David_Debates
Posts: 244
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5/27/2016 11:06:21 PM
Posted: 6 months ago
At 5/27/2016 7:50:52 PM, RuvDraba wrote:
At 5/27/2016 5:55:01 PM, David_Debates wrote:
Is the argument that is made by many atheists fallacious?
As a Catholic, I hear time and time again: "Can you prove that your God exists?" My answer is always a resounding no.

The parts you overlooked, David, are whether:
1) it's valid to make a claim that can never be verified.

I'll change the phrasing.
1) It's valid to make a claim that is more likely true than not, but cannot be verified by measurable data (science). Sound okay?

2) it's ethical to assert authority over the lives of others from an invalid claim.

I'll change the phrasing on this one as well:
2) It's ethical to assert authority over the lives of others from a claim that can be proven more likely true than not, but cannot be verified by measurable data (science).

Does that help?
RuvDraba
Posts: 6,033
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5/27/2016 11:21:46 PM
Posted: 6 months ago
At 5/27/2016 11:06:21 PM, David_Debates wrote:
At 5/27/2016 7:50:52 PM, RuvDraba wrote:
At 5/27/2016 5:55:01 PM, David_Debates wrote:
Is the argument that is made by many atheists fallacious?
As a Catholic, I hear time and time again: "Can you prove that your God exists?" My answer is always a resounding no.

The parts you overlooked, David, are whether:
1) it's valid to make a claim that can never be verified.

I'll change the phrasing.
1) It's valid to make a claim that is more likely true than not, but cannot be verified by measurable data (science). Sound okay?

No, please answer the question I asked. If your answer is 'yes it's valid because it's more likely true than not', then please so answer.
David_Debates
Posts: 244
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5/27/2016 11:30:01 PM
Posted: 6 months ago
At 5/27/2016 11:21:46 PM, RuvDraba wrote:
At 5/27/2016 11:06:21 PM, David_Debates wrote:
At 5/27/2016 7:50:52 PM, RuvDraba wrote:
At 5/27/2016 5:55:01 PM, David_Debates wrote:
Is the argument that is made by many atheists fallacious?
As a Catholic, I hear time and time again: "Can you prove that your God exists?" My answer is always a resounding no.

The parts you overlooked, David, are whether:
1) it's valid to make a claim that can never be verified.

I'll change the phrasing.
1) It's valid to make a claim that is more likely true than not, but cannot be verified by measurable data (science). Sound okay?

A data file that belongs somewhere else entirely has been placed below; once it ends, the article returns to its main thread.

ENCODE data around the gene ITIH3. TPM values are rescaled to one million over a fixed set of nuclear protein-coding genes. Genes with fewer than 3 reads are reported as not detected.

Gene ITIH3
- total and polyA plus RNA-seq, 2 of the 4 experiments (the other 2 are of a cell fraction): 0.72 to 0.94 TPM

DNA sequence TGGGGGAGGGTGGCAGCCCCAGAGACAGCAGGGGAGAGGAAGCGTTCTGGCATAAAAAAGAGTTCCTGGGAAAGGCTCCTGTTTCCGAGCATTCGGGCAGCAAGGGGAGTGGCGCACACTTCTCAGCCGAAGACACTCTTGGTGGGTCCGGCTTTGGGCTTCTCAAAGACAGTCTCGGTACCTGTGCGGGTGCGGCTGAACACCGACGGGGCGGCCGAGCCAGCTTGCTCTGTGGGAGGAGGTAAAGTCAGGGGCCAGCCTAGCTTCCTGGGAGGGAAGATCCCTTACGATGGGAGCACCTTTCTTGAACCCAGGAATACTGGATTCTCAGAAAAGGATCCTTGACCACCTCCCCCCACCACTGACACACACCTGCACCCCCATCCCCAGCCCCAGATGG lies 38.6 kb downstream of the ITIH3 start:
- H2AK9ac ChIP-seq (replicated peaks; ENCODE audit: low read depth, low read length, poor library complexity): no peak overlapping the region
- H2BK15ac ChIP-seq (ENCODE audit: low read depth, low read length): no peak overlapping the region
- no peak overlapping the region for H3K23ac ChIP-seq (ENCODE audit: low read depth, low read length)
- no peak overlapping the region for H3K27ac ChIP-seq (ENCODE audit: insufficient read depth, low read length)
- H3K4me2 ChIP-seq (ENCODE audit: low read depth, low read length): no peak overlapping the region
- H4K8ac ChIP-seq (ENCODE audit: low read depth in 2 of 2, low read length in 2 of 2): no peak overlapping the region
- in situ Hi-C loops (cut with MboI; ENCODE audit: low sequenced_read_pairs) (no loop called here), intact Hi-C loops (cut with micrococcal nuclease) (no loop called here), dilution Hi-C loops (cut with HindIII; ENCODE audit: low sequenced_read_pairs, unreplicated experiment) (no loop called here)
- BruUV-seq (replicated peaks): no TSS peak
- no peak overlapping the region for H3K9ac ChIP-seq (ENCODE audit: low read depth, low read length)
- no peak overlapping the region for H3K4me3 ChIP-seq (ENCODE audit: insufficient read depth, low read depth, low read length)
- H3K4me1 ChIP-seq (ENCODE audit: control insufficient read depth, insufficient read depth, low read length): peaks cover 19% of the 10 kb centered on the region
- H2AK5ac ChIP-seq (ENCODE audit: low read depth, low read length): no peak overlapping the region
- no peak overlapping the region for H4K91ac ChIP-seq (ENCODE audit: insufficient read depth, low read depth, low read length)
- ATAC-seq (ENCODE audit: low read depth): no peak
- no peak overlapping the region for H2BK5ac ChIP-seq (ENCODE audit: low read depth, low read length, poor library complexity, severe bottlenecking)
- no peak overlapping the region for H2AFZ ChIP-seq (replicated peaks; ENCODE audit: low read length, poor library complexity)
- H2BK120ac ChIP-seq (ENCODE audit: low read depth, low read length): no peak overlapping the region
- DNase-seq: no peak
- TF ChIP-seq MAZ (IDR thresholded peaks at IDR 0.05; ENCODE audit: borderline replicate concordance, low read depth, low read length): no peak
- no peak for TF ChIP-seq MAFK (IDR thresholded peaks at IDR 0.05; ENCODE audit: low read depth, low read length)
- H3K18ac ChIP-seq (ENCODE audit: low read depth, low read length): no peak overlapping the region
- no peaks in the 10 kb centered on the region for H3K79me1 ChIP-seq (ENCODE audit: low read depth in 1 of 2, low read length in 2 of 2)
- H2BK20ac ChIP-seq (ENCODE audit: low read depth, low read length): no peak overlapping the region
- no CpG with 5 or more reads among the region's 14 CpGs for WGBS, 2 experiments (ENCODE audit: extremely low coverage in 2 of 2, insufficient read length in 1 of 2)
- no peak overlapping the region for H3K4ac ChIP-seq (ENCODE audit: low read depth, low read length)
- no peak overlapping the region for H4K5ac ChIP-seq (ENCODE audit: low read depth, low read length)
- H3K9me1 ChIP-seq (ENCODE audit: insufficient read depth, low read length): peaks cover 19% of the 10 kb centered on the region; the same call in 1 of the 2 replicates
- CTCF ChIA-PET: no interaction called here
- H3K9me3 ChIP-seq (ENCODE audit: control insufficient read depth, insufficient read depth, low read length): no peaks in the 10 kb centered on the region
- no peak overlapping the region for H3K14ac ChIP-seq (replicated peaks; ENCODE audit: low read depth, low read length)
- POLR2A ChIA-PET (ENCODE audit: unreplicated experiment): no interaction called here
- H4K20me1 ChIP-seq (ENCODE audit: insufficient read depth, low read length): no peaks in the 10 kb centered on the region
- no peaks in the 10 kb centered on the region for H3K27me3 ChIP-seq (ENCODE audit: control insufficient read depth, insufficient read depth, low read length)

No, please answer the question I asked. If your answer is 'yes it's valid because it's more likely true than not', then please so answer.

This question can't be answered unless we define verified. Do you mean eyewitness testimony, the future, science? I answered your question as it pertains to science. If that's not what you meant, please specify.
RuvDraba
Posts: 6,033
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5/27/2016 11:51:45 PM
Posted: 6 months ago
At 5/27/2016 11:30:01 PM, David_Debates wrote:
At 5/27/2016 11:21:46 PM, RuvDraba wrote:
At 5/27/2016 11:06:21 PM, David_Debates wrote:
At 5/27/2016 7:50:52 PM, RuvDraba wrote:
At 5/27/2016 5:55:01 PM, David_Debates wrote:
Is the argument that is made by many atheists fallacious?
As a Catholic, I hear time and time again: "Can you prove that your God exists?" My answer is always a resounding no.

The parts you overlooked, David, are whether:
1) it's valid to make a claim that can never be verified.

I'll change the phrasing.
1) It's valid to make a claim that is more likely true than not, but cannot be verified by measurable data (science). Sound okay?

No, please answer the question I asked. If your answer is 'yes it's valid because it's more likely true than not', then please so answer.

This question can't be answered unless we define verified. Do you mean eyewitness testimony, the future, science? I answered your question as it pertains to science. If that's not what you meant, please specify.

David, let's define verification as the product of independent corroboration. That is, if you say it's raining outside, then we can send as many independent parties as we like to go out and observe the raindrops in as many ways as they wish: with their eyes, their ears, their skin, their tongue, with cameras, collecting raindrops in buckets. That lets gives us confidence within whatever tolerance we like that they're not all lying or mistaken, and neither are you.

In particular, when you are talking about the existence of a conjectured being, we need specific, significant, falsifiable predictions from you about what that being is doing, and where, and why that and not something else, which can thereafter be verified by whatever independent parties we wish. If you conjectured a fanciful creature called a unicorn, that's what we'd need to verify it; if you conjecture an even grander being called a god, it is unreasonable to say that we cannot demand as much.